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The Age of Enlightenment

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1 The Age of Enlightenment
Honors World History Chapter 5

2 Scientific Revolution Sparks the Enlightenment
By the early 1700s, European thinkers felt that nothing was beyond the reach of the human mind. Through the use of reason, insisted these thinkers, people, and governments could solve every social, political, and economic problem. In essence, these writers, scholars, and philosophers felt they could change the world.

3 Scientific Revolution Sparks the Enlightenment
The Scientific Revolution of the 1500s and 1600s had transformed the way people in Europe looked at the world. Scientific successes convinced educated Europeans of the power of human reason. Natural laws= rules discoverable by reason, govern scientific forces such as gravity and magnetism.

4 Hobbes and Locke Have Conflicting Views
Thomas Hobbes John Locke

5 The “Enlightened” Individual The Philosophe
Not really original thinkers as a whole, but were great publicists of the new thinking  CHANGE & PROGRESS! They were students of society who analyzed its evils and advanced reforms.

6 Setting the Scene Paris, the heart of the Enlightenment, drew many intellectuals and others eager to debate the new ideas. Even an enemy of the Enlightenment admitted that, “an opinion launched in Paris was like a battering ram bunching by 30 million men.”

7 Enlightened Despots: absolute monarchs who used their power to bring about political and social change. Even absolute monarchs experimented with Enlightenment ideas, although they drew back when changes threatened the established way of doing things.

8 The Challenge of New Ideas
Educated people all over Europe eagerly read not only Diderot’s Encyclopedia but also the small, cheap pamphlets that printers churned out on a broad range of issues. During the Middle Ages, most Europeans had accepted without question a society based on divine-right rule, a strict class system, a belief in heavenly reward for earthly suffering

9 In the Age of Reason, such ideas seemed unscientific and irrational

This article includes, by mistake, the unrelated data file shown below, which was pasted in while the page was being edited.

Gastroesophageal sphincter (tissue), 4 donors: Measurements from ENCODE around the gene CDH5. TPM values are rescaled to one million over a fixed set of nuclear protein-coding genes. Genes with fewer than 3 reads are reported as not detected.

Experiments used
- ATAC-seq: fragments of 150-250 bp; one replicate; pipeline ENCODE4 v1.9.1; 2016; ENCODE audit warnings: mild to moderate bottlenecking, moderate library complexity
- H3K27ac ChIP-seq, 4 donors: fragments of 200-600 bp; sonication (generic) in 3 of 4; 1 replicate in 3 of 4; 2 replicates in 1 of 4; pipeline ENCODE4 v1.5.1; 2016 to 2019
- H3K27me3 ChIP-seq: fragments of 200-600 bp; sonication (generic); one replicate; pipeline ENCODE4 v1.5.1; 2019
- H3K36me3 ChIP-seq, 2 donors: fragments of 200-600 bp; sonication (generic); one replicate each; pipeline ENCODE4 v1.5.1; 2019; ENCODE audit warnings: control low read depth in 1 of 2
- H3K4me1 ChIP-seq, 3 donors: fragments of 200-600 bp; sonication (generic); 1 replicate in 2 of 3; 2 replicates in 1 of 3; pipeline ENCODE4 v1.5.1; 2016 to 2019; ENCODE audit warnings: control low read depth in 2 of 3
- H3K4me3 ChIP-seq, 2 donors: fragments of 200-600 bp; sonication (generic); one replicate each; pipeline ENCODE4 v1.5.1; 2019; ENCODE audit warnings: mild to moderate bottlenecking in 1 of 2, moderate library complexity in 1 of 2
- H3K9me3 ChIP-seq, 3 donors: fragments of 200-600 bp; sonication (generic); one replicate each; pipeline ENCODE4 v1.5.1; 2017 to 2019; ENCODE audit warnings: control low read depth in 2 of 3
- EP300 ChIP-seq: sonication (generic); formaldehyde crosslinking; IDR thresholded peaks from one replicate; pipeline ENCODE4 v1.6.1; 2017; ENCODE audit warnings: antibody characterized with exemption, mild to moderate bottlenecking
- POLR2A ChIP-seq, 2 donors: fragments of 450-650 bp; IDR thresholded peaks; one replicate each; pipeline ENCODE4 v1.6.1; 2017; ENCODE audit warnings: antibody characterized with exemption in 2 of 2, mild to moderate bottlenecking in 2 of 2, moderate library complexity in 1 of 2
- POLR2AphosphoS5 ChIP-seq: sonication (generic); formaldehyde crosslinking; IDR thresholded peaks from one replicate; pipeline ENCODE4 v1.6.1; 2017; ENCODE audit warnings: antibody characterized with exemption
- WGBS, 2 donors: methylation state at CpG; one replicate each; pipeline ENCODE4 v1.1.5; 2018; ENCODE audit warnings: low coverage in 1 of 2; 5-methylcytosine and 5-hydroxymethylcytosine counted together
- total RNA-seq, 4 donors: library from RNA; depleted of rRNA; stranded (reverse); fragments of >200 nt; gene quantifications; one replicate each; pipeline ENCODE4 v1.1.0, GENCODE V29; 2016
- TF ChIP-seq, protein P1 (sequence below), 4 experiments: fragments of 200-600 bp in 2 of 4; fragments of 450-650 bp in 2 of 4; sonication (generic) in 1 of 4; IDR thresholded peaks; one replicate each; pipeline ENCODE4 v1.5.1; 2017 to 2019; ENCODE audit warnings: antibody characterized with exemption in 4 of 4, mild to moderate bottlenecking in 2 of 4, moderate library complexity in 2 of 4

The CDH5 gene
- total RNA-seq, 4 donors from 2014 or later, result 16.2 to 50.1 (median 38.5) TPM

In the Age of Reason, such ideas seemed unscientific and irrational. A just society, Enlightenment thinkers taught, should ensure social justice and happiness in the world.

10 Censorship Government and church felt they had a sacred duty to defend the old order. They believed that the old order had been set up by God. To protect against the attacks of the Enlightenment they waged a war of censorship, or restricting access to ideas and information. They banned and burned books and imprisoned writers.

11 Voltaire Philosophes and writers like Montesquieu and Voltaire sometimes disguised their ideas in works of fiction. Montesquieu

12 Salons The new literature, the arts, science, and philosophy were regular topics of discussion in salons, informal social gatherings at which writers, artists, philosophes, and others exchanged ideas.

13 A Parisian Salon

14 Madame Geoffin’s Salon

15 Enlightened Despots Discussions of the Enlightenment ideas also enlivened the courts of Europe. Philosophes believed if they could “enlighten” the ruling classes, they thought, they could bring about reform. Some monarchs did accept Enlightenment ideas. They became enlightened despots, or absolute rulers who used their power to bring about political and social change.

16 Frederick the Great of Prussia (r. 1740-1786)
Admired Voltaire’s work Made many reforms- kingdom became more efficient Reorganized the civil service & simplified laws He saw himself as the “First Servant of the State.”

17 Frederick the Great King of Prussia from 1740 to Saw himself as the “first servant of the state,” with a duty to work for the common good. His reforms were directed mainly at making the Prussian government more efficient. He reorganized the civil service and simplified laws.

18 Catherine the Great (r. 1762-1796)
Exchanged letters with Voltaire & Diderot. Made some limited reforms in law & government. Granted nobles a charter of rights and criticized the institution of serfdom.

19 Catherine the Great Catherine II of Russia read the works of philosophes and exchanged letters with Voltaire and Diderot. Like Frederick in Prussia, Catherine intended to give up no power. In the end, her political contribution to Russia was not reform but an expanded empire.

20 Joseph II of Austria (r. 1765-1790)
His mother was Maria Theresa (below picture) Leader of the Hapsburg Empire Traveled in disguise among his subjects to learn their problems Granted toleration to Protestants & Jews in his Catholic Empire.

21 Joseph II Most radical of the enlightened despots was the Hapsburg emperor Joseph II, son and successor of Maria Theresa. Joseph traveled in disguise among his subjects to learn of their problems. His efforts to improve their lives won him the nickname the “peasant emperor.” He continued his mother’s reforms. He granted toleration to Protestants and Jews in his Catholic empire. He ended censorship and attempted to bring the Catholic Church under royal control. He sold the property of many monasteries and convents and used the proceeds to build hospitals. Joseph even abolished serfdom.

22 The Arts and Literature
Courtly Art Middle Class Audience Trends in Music The Novel

23 The American “Philosophes”
John Adams ( ) Thomas Jefferson ( ) Ben Franklin ( ) …...…life, liberty, and the pursuit of happiness…………...

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